Wednesday, September 19, 2012

Relative Silence Broken

As most of you who have read this blog know, I lean slightly to the liberal side in political thought. I know, right? I mean, who would have ever imagined that was true based on my prior posts?

I've never been shy about it. But I haven't posted much on the election this year...in sharp contrast to 2008. True, in 2008 I was still living in California and I was motivated by my almost desperate opposition to Prop 8, which I always felt had a scary possibility of passing. Fears which were, of course, ultimately proven to be prescient.

This year, there is no Prop 8 to post about and I have also fallen prey to a bit of the ambivalence that many of my liberal brethren have. Four years ago, Barack Obama was not just a candidate, he was an impossible dream. Not only his race, although that was undeniably a part of it. No, it was his appeal to the positive side of us that helped generate so much enthusiasm.

I am much more motivated by hope than I am by fear. I know that may sound a little off based on the fact that I just invoked Prop 8, but I still believe it to be true.

The other thing is that while I bitch and moan about negatives as much as anyone, I rarely want to write more than a soundbite on them. And this 2012 campaign seems to be all about the negative. Obama is not preaching hope and change, he is attacking Romney... and Mitt? Oh, wow. I have so little positive feeling about the man. The last time I posted, it was about the bullying that had come to light. And now, I am writing on the heels of his 47% gaffe...

Only, it is hard to call it a gaffe when the attitude behind it has been so consistently made clear.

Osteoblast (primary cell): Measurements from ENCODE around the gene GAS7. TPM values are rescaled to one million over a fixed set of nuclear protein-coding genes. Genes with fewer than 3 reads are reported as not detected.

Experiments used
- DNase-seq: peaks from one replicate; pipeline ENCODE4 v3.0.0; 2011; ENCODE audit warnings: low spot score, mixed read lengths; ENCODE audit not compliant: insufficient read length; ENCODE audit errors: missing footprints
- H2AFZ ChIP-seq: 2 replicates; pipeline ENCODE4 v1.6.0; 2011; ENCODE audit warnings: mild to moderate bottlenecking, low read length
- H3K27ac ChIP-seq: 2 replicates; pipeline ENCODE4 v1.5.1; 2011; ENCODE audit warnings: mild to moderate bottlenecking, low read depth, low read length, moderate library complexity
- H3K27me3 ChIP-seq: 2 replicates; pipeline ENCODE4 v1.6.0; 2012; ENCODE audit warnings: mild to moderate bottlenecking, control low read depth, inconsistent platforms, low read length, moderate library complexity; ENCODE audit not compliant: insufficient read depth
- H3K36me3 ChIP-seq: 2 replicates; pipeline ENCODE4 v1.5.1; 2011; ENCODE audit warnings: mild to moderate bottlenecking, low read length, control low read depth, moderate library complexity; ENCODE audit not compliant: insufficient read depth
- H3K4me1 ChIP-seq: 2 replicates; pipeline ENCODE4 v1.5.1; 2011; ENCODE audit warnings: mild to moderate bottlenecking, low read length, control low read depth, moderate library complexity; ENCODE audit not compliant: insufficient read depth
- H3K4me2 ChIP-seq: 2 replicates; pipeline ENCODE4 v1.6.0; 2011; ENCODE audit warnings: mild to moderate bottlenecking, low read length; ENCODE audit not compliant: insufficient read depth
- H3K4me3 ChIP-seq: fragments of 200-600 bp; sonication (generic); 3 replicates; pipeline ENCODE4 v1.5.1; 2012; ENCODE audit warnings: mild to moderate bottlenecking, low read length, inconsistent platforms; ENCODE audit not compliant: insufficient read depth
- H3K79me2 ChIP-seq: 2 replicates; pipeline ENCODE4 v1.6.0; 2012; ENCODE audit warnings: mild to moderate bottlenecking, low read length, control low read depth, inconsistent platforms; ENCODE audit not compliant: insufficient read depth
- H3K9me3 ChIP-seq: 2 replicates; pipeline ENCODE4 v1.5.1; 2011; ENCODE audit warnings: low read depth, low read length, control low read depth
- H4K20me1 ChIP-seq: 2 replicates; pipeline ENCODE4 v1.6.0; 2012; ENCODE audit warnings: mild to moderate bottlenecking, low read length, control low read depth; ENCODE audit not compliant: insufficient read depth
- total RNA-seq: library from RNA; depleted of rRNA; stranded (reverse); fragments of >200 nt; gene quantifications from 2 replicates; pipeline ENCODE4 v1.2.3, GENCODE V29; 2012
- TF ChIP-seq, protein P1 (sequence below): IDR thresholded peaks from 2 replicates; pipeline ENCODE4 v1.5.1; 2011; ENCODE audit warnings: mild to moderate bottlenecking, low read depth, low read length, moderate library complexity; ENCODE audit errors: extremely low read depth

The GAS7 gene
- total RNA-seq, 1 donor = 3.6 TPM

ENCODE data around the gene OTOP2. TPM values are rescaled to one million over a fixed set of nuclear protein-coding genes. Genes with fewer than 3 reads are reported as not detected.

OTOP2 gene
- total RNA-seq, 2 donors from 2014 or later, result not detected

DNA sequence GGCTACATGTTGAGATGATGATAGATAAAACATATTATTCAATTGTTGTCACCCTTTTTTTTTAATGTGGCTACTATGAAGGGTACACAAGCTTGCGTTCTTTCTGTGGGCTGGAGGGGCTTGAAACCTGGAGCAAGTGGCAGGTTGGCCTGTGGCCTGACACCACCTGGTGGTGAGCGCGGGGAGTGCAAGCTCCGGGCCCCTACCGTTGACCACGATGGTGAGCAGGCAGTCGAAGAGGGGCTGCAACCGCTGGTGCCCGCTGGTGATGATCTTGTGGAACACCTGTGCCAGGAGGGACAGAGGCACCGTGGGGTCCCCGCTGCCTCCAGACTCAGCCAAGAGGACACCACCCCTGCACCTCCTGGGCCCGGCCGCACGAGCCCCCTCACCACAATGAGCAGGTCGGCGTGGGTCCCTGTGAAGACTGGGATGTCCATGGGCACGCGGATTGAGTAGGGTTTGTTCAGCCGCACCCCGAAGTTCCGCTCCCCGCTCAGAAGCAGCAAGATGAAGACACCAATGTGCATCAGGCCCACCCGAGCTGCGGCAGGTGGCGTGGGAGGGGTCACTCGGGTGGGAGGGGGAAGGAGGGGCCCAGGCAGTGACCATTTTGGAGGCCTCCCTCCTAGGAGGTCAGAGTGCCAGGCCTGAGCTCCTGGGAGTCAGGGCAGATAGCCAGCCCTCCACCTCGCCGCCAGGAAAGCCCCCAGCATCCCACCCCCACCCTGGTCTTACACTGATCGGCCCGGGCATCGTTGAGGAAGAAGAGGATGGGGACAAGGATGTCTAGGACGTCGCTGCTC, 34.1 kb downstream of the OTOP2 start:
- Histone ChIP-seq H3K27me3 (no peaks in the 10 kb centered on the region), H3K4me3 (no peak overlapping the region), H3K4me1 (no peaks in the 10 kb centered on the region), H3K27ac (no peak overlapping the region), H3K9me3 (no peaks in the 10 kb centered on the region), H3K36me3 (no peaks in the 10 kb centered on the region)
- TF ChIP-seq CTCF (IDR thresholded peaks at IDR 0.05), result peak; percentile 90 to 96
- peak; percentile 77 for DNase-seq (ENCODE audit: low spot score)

I am amazed that this is still a race. Yet, it is. There is a long time to go before the election. We haven't even had any debates yet.

I started out today thinking I was going to express my feelings about Mitt and his abhorrent comments... but there is time for that still. Now, as I type, the thought most in the forefront of my mind is bewilderment.

How have we, the grass roots who drove Obama to the White House, managed to show so much apathy this year? Mitt Romney makes John McCain look progressive. I went into 2008 thinking that it wouldn't be the worst thing ever if McCain won. I had far more confidence in him than I do in Mitt. Yet, I fought hard for Obama. In words published and spoken to friends and strangers alike.

I haven't been motivated to do that as forcefully this year. And I am not sure I understand that, because I think Mitt Romney would be an absolute disaster for this nation.

I need to speak out more. And all of us who look at the possibility of a Romney presidency with the same trepidation I do need to join me.

In 2008, despite all I did do, I spent the weeks after the election wondering if I could have done more to defeat H8. And that was after I could honestly say I had worked at it and sacrificed much, including a friendship that had lasted since 1982 and has never recovered from the hurtful feelings exchanged over that election.

I don't want to do the same with Romney. So, polls that show a widening Obama lead don't comfort me. They scare me. Because I think the worst enemy we have, and the thing the Republicans are counting on, is complacency among those who swept Obama into office.

It's time to get off the couch.

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